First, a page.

Last week, Crunchbase News published findings revealing that just three percent of venture-backed companies had female-only founders in the second quarter. And earlier this year, we reported on the results of a study that found that most venture-backed startups are “still overwhelmingly white, male, Ivy League-educated, and based in Silicon Valley.”
Despite the best efforts of many, these numbers are just not inching upwards as much as we’d like.
Last October, the profitable Austin-based woman-first social networking app Bumble became one of those tackling the problem with the launch of its Bumble Fund, which is focused “on early-stage investments, primarily in businesses founded and led by women of color and those from underrepresented groups.”
In light of our recent findings, we thought it would be a good time to hear how things were going with the new fund. So we conducted an email Q&A with Sarah Jones Simmer, Bumble’s COO, who leads Bumble’s investment strategy.
Crunchbase News: Where is the pipeline of women founders coming from for Bumble that other investors aren’t getting?
Simmer: Our community of women on Bumble Bizz has been a big inspiration for us and has also been a source of incredible women founders. Bumble Fund has also invested in and partnered with Alice — an AI-powered platform for founders — to provide entrepreneurs with community, access to experts, how-to guides, and more. Alice hosts the Bumble Fund application, and every new applicant to Bumble Fund will gain access to the Bumble Fund community on Alice to find guidance, support and mentorship, whether they receive a financial investment or not. So far, more than 10,000 women have joined our Bumble Fund community on Alice.
Crunchbase News: Speaking of other investors, I know you recently partnered with (professional tennis player and investor) Serena Williams, but I know she also has her own fund, so how do you parse that out? Do you compete for deals?
Simmer: Not at all. One of our key mantras at Bumble is ‘instead of fighting for seats at the table, let’s build a bigger table.’ By continuing our partnership with Serena Williams, we’re able to amplify women entrepreneurs even more by collaborating on our efforts and increasing the pool of funding available. The companies that we co-invest in will be receiving investments from both Bumble Fund and Serena Ventures.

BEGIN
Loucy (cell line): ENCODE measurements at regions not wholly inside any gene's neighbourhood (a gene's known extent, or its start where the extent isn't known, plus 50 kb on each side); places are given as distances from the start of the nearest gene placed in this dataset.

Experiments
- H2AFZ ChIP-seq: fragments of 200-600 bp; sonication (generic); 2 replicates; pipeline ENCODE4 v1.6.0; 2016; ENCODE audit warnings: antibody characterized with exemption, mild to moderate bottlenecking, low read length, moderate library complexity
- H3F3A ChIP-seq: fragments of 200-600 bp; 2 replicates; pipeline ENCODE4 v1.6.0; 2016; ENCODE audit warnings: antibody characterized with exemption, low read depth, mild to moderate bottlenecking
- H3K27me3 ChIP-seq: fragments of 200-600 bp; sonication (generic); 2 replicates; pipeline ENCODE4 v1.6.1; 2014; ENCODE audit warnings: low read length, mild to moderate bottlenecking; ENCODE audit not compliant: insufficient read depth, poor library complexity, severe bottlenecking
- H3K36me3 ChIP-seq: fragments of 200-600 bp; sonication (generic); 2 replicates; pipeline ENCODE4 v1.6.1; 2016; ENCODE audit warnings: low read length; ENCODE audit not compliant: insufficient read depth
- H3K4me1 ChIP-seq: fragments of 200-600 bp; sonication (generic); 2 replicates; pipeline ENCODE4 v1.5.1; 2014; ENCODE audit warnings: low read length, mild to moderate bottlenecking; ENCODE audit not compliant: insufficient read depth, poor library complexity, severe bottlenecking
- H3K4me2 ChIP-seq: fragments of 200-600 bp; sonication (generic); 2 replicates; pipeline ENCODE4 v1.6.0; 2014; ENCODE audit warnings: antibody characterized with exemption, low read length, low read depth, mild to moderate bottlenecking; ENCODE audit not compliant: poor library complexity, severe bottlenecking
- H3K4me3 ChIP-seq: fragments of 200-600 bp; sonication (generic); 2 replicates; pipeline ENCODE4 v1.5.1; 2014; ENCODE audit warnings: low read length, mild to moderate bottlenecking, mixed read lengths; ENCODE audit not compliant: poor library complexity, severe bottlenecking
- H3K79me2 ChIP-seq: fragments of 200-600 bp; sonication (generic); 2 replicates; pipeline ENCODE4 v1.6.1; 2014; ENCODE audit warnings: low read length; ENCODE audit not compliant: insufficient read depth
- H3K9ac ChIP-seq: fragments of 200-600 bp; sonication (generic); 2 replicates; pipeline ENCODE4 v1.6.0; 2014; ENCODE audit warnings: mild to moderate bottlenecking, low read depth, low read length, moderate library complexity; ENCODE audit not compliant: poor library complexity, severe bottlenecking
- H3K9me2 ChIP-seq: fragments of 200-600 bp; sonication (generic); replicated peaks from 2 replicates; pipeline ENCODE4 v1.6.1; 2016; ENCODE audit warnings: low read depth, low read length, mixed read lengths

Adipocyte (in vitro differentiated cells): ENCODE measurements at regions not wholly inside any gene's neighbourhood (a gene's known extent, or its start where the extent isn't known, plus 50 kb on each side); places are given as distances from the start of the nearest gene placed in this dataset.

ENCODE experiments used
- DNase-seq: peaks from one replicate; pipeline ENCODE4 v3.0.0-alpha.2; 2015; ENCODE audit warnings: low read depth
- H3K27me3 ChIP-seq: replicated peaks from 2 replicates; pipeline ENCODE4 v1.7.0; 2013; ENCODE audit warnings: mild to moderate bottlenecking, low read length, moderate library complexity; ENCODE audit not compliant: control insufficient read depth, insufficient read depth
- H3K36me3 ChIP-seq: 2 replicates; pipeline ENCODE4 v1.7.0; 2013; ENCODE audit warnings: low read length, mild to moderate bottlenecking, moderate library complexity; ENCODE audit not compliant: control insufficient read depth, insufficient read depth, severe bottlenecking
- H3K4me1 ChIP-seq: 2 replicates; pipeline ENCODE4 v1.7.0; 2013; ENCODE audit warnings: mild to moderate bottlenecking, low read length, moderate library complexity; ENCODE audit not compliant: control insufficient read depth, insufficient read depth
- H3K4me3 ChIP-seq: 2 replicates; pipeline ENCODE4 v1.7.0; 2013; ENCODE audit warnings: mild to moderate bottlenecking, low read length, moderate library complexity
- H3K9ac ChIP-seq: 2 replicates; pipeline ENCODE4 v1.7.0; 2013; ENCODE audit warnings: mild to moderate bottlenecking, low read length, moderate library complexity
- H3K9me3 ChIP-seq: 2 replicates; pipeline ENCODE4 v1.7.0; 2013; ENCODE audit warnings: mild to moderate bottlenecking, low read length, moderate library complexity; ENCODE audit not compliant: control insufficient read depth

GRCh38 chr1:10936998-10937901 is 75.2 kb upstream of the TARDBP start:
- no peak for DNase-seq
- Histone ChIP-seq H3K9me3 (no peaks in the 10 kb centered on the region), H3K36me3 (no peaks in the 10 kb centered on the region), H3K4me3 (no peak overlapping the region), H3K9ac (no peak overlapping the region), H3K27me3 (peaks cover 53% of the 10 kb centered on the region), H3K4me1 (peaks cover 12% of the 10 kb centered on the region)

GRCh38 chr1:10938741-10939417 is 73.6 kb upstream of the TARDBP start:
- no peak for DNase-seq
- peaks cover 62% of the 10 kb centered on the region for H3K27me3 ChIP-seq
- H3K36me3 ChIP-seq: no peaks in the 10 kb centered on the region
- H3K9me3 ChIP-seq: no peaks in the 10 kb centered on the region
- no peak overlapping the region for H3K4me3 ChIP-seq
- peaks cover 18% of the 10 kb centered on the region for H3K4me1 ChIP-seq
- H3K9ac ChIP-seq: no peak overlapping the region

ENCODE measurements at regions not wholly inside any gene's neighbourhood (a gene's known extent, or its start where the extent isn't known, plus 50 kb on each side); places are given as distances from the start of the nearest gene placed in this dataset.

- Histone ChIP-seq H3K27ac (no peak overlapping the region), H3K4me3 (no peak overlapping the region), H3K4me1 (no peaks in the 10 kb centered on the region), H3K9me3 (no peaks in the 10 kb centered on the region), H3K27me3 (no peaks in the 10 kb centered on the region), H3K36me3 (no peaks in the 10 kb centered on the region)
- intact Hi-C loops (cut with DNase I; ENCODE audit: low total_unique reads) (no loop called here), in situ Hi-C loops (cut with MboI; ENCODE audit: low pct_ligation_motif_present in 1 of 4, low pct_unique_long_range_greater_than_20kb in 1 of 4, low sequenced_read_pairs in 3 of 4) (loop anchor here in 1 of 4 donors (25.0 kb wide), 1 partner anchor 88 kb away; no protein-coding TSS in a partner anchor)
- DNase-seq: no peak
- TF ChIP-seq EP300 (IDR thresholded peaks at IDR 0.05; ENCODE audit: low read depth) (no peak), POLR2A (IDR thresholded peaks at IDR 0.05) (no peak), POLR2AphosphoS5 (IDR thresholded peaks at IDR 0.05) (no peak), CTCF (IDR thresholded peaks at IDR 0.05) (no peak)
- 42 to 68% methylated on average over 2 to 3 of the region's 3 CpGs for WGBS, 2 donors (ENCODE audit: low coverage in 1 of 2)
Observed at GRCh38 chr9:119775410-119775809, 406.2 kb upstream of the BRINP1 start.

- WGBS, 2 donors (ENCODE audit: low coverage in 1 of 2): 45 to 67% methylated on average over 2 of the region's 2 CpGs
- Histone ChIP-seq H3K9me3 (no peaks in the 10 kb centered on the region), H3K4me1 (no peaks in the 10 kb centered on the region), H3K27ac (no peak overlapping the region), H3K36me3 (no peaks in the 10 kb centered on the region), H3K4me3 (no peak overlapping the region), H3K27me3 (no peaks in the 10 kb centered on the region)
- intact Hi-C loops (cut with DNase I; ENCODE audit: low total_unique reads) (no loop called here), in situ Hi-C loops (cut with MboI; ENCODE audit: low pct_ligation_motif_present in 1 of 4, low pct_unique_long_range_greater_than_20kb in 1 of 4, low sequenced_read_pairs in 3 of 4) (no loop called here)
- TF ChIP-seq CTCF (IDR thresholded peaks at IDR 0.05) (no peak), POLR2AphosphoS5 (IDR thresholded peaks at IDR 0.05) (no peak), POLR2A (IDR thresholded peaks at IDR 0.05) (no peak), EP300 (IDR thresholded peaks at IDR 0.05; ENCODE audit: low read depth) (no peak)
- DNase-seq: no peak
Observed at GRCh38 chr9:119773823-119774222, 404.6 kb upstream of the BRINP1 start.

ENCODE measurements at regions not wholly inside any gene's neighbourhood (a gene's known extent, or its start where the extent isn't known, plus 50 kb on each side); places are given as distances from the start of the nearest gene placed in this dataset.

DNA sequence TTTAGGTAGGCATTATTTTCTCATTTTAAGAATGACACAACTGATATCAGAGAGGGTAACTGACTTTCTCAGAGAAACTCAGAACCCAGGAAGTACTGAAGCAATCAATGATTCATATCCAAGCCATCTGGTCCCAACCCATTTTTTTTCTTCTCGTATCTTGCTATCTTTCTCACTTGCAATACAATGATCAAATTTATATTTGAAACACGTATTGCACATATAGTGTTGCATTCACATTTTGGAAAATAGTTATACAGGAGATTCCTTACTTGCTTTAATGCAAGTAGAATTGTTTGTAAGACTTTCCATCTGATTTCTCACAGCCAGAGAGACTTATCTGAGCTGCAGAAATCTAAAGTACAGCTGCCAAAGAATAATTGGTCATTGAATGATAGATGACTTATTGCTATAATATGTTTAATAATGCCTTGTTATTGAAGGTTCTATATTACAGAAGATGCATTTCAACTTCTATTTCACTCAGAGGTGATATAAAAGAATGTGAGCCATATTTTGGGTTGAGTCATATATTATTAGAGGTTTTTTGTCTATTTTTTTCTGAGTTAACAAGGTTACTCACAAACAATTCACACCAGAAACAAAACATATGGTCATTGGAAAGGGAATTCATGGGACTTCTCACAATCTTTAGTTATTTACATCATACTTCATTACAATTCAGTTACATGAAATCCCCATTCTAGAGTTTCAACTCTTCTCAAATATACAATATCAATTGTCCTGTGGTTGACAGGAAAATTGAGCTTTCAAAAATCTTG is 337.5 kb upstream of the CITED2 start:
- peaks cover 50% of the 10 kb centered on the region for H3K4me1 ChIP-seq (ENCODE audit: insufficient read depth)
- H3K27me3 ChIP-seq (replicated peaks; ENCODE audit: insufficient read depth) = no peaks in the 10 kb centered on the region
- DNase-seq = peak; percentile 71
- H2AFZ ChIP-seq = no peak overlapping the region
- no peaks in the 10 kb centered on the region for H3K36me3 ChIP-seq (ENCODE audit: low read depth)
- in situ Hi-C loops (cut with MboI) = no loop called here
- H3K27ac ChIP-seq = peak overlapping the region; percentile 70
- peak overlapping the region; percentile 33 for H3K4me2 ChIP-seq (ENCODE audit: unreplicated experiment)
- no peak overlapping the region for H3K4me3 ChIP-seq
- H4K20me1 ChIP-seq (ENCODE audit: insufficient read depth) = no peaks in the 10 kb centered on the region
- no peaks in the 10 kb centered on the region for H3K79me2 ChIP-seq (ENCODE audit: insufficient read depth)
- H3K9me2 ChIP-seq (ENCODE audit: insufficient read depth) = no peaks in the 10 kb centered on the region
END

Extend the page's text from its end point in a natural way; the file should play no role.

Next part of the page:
Crunchbase News: What is your criteria in investing? How many investments have you made thus far? And in what companies? What is your average investment size?
Simmer: Bumble Fund is open to all entrepreneurs (with a United States entity) who identify as women, prioritizing those with diverse backgrounds, experiences and perspectives. The fund, which launched in July 2018, focuses on early-stage investments, with an average check size of $25,000 to $50,000, with flexibility depending on the needs of the business. Bumble Fund has made 11 investments to date, including: Alice, BeautyCon, Cleo Capital, Female Founders Fund, Gixo, Mahmee, Nude Barre, Promise, Sofia Los Angeles, Translator LLC, and Virtue Health.
Crunchbase News: We noticed that you have invested in two funds (Cleo and Female Founders Fund). What was your strategy behind that?
Simmer: We are looking to invest in entrepreneurs whose company purpose solves a problem that disproportionately affects women. We admire the work that Cleo Capital and Female Founders Fund are doing and we’ve chosen to invest in their funds to help build a bigger table for women entrepreneurs.
Crunchbase News: Also, we noticed this phrasing (on your website) and wondered what you meant by it: “Technology to Reduce Recidivism, Minimize Costs and Promote Public Safety”?
Simmer: This is the mission statement from Promise, which was founded by Phaedra Ellis Lamkins to make a meaningful impact on America’s criminal justice system. Promise is one of the businesses that we have chosen to invest in through Bumble Fund. It is a tech company that creates cost-effective, equitable, and humane alternatives to incarceration. Their mission is to get people out of jail and provide ongoing support to help them stay out.
Crunchbase News: In general, do you believe more diverse founders are more willing to tackle difficult societal problems?
Simmer: Absolutely. Today more than ever, we’ve seen how impactful one woman’s voice can be when given a platform to speak and be heard. We’re passionate about building on this progress and opening doors for women of all backgrounds, especially women of color, to share their message and trust in their potential to accomplish great things. We need a diverse set of people to tackle a diverse set of problems.